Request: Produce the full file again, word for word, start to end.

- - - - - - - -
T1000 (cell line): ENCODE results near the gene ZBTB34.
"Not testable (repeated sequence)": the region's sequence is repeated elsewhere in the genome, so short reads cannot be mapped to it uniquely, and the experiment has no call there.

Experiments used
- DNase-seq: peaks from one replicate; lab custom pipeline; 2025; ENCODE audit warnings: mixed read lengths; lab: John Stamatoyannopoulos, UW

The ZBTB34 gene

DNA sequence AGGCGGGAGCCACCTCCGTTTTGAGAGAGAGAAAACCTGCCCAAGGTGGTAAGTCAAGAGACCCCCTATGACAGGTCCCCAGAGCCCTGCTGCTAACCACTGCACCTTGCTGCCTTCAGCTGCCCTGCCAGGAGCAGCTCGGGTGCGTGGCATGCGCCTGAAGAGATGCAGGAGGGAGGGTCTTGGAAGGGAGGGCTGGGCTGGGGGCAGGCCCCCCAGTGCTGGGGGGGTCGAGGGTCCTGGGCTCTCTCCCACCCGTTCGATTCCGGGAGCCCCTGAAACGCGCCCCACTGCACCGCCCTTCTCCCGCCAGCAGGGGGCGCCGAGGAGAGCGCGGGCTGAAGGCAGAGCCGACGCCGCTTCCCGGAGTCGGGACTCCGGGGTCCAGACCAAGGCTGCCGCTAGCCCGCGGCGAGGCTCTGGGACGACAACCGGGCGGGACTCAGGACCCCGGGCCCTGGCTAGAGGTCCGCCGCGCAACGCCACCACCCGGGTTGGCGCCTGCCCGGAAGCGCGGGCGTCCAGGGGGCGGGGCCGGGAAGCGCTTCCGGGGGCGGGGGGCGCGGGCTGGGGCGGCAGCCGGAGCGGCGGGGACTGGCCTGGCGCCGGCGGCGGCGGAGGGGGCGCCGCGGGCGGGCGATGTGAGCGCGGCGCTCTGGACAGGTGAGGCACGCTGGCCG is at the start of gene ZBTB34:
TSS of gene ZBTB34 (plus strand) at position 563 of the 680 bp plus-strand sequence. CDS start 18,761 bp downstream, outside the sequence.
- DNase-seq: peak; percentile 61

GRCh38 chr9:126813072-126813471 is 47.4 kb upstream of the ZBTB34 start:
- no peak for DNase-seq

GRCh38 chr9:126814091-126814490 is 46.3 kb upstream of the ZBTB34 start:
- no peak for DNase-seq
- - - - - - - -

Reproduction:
T1000 (cell line): ENCODE results near the gene ZBTB34.
"Not testable (repeated sequence)": the region's sequence is repeated elsewhere in the genome, so short reads cannot be mapped to it uniquely, and the experiment has no call there.

Experiments used
- DNase-seq: peaks from one replicate; lab custom pipeline; 2025; ENCODE audit warnings: mixed read lengths; lab: John Stamatoyannopoulos, UW

The ZBTB34 gene

DNA sequence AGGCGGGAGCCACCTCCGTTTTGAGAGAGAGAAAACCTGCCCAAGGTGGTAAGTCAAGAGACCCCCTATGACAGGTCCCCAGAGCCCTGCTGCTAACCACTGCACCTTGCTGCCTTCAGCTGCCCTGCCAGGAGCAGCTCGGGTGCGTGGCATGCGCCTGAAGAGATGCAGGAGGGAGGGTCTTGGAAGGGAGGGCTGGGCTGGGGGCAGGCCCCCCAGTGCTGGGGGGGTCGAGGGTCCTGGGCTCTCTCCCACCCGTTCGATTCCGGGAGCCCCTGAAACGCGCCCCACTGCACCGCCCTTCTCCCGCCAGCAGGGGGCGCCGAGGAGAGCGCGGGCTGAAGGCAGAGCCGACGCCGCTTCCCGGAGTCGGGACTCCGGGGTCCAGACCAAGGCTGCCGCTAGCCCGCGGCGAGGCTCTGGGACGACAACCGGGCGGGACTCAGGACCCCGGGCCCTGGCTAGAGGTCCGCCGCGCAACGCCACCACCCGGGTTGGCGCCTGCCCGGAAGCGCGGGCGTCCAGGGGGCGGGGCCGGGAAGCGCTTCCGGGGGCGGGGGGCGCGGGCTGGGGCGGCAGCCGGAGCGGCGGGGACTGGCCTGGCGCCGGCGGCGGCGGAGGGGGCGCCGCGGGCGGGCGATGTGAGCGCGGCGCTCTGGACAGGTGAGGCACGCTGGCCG is at the start of gene ZBTB34:
TSS of gene ZBTB34 (plus strand) at position 563 of the 680 bp plus-strand sequence. CDS start 18,761 bp downstream, outside the sequence.
- DNase-seq: peak; percentile 61

GRCh38 chr9:126813072-126813471 is 47.4 kb upstream of the ZBTB34 start:
- no peak for DNase-seq

GRCh38 chr9:126814091-126814490 is 46.3 kb upstream of the ZBTB34 start:
- no peak for DNase-seq